Several screen grabs of the case (No. 21STCV26571) are circulating Twitter and women are telling their stories while #Blizzard trends across the platform.
The investigation has been on going for two years and multiple accusations have been made. Beyond women being passed up for promotions, under paid and generally sexualized, Activision Blizzard is accused of “pervasive frat boy workplace culture that continues to thrive. In the office, women are subjected to ‘cube crawls’ in which male employees drink copious amounts of alcohol as they crawl their way through various cubicles in the office and often engage in inappropriate behavior toward female employees.” It is also noted further on that the women are often groped at these “cube crawls” and other company events.
The defendant’s complaints to human resources personnel and executives—all the way up to Blizzard Entertainment’s President, J. Allen Brack—resulted in little to no repercussions, and women were discouraged from coming forward as the complaints were not kept confidential.
The lawsuit claims that female employees are denied equal pay, passed over for promotions despite clear accomplishments, and assigned to lower levels. Female employees were said to be assigned the work of the male supervisors while they opted to play video games, with some even refusing to speak to the female employees.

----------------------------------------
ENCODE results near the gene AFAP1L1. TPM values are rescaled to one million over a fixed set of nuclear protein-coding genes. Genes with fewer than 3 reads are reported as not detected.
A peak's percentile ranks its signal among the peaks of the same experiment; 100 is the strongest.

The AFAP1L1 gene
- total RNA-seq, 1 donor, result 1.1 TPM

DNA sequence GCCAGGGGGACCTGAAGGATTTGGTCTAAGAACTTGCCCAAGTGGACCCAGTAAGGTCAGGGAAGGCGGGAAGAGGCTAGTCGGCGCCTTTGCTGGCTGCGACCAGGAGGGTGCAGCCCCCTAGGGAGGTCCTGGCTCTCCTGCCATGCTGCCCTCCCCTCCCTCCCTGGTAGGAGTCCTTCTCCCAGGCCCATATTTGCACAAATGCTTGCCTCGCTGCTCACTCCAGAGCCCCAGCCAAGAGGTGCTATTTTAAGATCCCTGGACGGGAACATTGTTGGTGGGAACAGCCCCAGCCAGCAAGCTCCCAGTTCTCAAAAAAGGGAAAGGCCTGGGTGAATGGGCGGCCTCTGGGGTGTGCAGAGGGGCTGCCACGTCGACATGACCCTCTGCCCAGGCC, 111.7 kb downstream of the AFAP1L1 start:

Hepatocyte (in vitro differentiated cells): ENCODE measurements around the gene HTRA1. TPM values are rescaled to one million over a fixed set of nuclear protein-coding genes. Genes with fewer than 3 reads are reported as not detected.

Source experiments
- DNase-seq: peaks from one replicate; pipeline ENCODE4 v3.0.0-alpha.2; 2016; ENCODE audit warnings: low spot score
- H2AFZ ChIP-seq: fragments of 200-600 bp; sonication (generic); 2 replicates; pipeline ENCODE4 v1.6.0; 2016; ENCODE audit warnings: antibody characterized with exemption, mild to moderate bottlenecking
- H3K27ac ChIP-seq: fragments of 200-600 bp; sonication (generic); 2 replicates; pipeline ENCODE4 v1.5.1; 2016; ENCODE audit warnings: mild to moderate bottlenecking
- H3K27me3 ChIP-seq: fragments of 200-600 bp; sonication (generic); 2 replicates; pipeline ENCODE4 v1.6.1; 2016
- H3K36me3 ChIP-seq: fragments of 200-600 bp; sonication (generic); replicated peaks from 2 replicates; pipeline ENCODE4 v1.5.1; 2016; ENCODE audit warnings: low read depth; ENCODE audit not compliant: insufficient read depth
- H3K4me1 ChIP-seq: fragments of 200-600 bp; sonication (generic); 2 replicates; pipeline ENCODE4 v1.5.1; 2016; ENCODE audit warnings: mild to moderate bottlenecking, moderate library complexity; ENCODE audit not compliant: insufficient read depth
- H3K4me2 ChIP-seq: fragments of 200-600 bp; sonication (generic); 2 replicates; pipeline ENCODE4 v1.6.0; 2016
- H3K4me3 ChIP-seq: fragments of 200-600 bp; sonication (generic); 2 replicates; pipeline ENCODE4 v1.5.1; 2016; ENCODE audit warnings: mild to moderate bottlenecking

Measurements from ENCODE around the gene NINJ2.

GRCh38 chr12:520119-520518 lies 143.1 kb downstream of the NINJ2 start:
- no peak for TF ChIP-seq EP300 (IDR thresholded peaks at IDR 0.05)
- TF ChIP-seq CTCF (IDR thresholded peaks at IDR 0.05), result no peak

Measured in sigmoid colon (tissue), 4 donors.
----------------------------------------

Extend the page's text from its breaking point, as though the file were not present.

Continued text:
The lawsuit also notes that Activision Blizzard “is only about 20% women. Its top leadership is also exclusively male and white. the CEO and President roles are now—and have always been—held by white men. Very few women ever reach the top roles at the company. The women who do reach higher roles earn less salary, incentive pay and total compensation than their male peers, as evidenced in the Defendant’s own records.”
Some of the most heinous claims in the lawsuit are surrounding a female employee who committed suicide on a business trip after her male supervisor brought butt plugs and lubricant with him on the trip. On top of that, its alleged that male employees go unpunished for casual jokes about rape, boasting about sexual encounters and commenting on female employees in a sexual manner.
Countless women have come forward on Twitter about the conditions working for Activision Blizzard, some going back as far as ten years. People have accused the company of covering up rape, some have blamed themselves for things that happened in the workplace, and many men and women are reaching out to support victims from any workplace in any capacity they can.
This is extremely sad to hear given the recent news about Activision Blizzard backing Girls Who Code, a high school summer immersion program focused on 1 on 1 mentoring from female Blizzard employees. Sexual harassment and inequality in the workplace is common in many places, but especially in the games’ industry, and unfortunately the allegations are not surprising to most.
We will continue to follow the story to see how Activision Blizzard responds and how the lawsuit unfolds.
© 2021 CGMagazine Publishing Inc. All rights reserved. CGMagazine may earn a portion of sales from products that are purchased through our site as part of our Affiliate Partnerships with retailers. The material on this site may not be reproduced, distributed, transmitted, cached or otherwise used, except with the prior written permission of Condé Nast. Manage Cookie Settings